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American War of Independence

Updated on February 27, 2018

The American Revolutionary War

The American Revolutionary War (1775-1783) is a revolution that took place in the thirteen British colonies in North America that were part of the British Empire during the 18th century and were settled by immigrants on the eastern coast of North America who saw their right to secede from the Kingdom Great Britain and running their own affairs.

The war began on April 19, 1775, when the British collided with the American revolutionaries in the cities of Lexington and Concord, Mass., And lasted for eight years and ended on September 3, 1783, when signing the Paris Treaty between Britain and the United States, in which Britain recognized the independence of the United States.

War of Independence

One of the causes of the war was that British influence in North America was in the forefront of the American Revolution a few years before the American Revolution. Britain won the war with the French and the Indians, and the treaty that ended the war guaranteed Britain the majority of the land that the Frenchmen of North America had from the Appalachian Mountains in the east to the Mississippi River, including a large swath of Canada. Most of the American colonists were proud to belong to the British Empire, at a time when it was considered the most powerful empire in the world.

The colonies had the right to elect their representatives to a legislative assembly that would enact laws and impose taxes, but the governor of the colony had the right to veto any such laws. Britain hoped the American colonies would serve their economic interests and the colonies generally accepted this. For example, it has refrained from making materials and goods competing for its British counterparts.

British policy changed. Britain began to change its policy after the French and Indian war, by tightening its grip on its vast colonies in America, and voted its parliament on the presence of a military stationed in North America. A law was passed obliging the colonies to secure the barracks and equipment for the army. A decision was also made to allocate land west of the Appalachian Mountains to house the Indians, to prevent whites from establishing settlements in those lands and to appoint guards to remove the settlers. The settlers were angered by the decision, saying that Britain had no right to prevent them from settling, and many of them were eager to make profits in buying land in the West.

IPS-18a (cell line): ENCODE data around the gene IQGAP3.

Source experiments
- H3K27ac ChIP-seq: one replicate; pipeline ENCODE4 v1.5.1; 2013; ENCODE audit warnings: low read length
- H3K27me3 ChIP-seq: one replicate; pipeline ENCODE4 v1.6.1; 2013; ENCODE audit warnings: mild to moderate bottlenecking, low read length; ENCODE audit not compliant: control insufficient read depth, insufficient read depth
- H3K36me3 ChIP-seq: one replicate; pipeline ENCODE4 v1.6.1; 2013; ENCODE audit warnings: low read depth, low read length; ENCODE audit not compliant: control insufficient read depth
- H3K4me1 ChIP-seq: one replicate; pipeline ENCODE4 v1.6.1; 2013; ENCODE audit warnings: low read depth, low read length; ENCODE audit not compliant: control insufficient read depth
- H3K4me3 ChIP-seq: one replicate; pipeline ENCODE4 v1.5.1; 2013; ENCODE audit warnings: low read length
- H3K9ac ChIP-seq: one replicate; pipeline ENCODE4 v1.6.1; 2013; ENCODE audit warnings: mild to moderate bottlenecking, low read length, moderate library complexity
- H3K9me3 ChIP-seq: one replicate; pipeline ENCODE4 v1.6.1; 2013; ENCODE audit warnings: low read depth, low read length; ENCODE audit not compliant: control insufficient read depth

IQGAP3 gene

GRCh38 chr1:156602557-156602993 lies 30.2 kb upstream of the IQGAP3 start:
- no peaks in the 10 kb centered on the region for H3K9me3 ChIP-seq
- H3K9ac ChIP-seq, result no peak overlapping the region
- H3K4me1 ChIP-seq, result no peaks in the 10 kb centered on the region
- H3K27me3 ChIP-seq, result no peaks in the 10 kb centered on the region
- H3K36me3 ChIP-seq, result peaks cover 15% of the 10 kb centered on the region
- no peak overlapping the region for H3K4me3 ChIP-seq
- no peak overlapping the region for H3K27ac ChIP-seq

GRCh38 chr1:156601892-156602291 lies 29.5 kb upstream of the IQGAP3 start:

The British Parliament then passed the Townshend Law, relative to the then Chancellor of the Exchequer, imposing one on lead, dyes, paper and tea, and the other imposing a tax office in Boston. The two decisions have triggered renewed protests that have been canceled, with the exception of taxes on tea. Demonstrations against the tax came out again, especially in Boston, where British soldiers confronted the protesters and killed five people. The Americans called this attack the Boston Massacre.

The British East India Company funded tea to the colonies, was damaged by the boycott and sought help from parliament. He decided to reduce the fees. The company was able to lower the price of tea to a level below the price of the tea smuggled, but the settlers They continued in the province, merchants refused to sell it, and a number of Bostoners disguised as Indian fashion attacked the tea-laden ships in the harbor and threw their cargo into the water. This process was known as the Boston Tarty.

Stages of Independence

  • Colonists refused to pay taxes on the grounds that they were not represented in the British parliament, a dispute of the Constitution.
    The Americans destroyed the cargo of a tea steamer which made the situation develop into an economic boycott by refusing to consume English goods.
    This led to the decline of the English government in the promotion of unfair taxes, which fell by half.

The outbreak of war

The War of Independence broke out in 1775 and the Volunteer Army led George Washington with the support of the French army led by General Lafayette and declared its independence on 4 July 1776 by representatives of the United States of America during the Third Philadelphia Conference.

Under the Treaty of Paris in 1783, the independence of the United States of America was officially proclaimed by England.

The American Revolutionary war 1

The American Revolutionary war 2

Major armed conflicts involving US forces

 
Time Listing
 
internal
Civil war
 
international
American Revolutionary War · Russian Civil War · World War II · World War I · Kosovo War · Afghanistan War · Somali Civil War · Boxer Revolution · Banana Wars · Mexican-American War · Second Opium War · Korean War · Vietnam War · US Mission to Joseon · Spanish-American War · Philippine-American War · Libyan Civil War · Iraq War · Military Operations against the Islamic State in Iraq and Syria 2014
 
 
 
 

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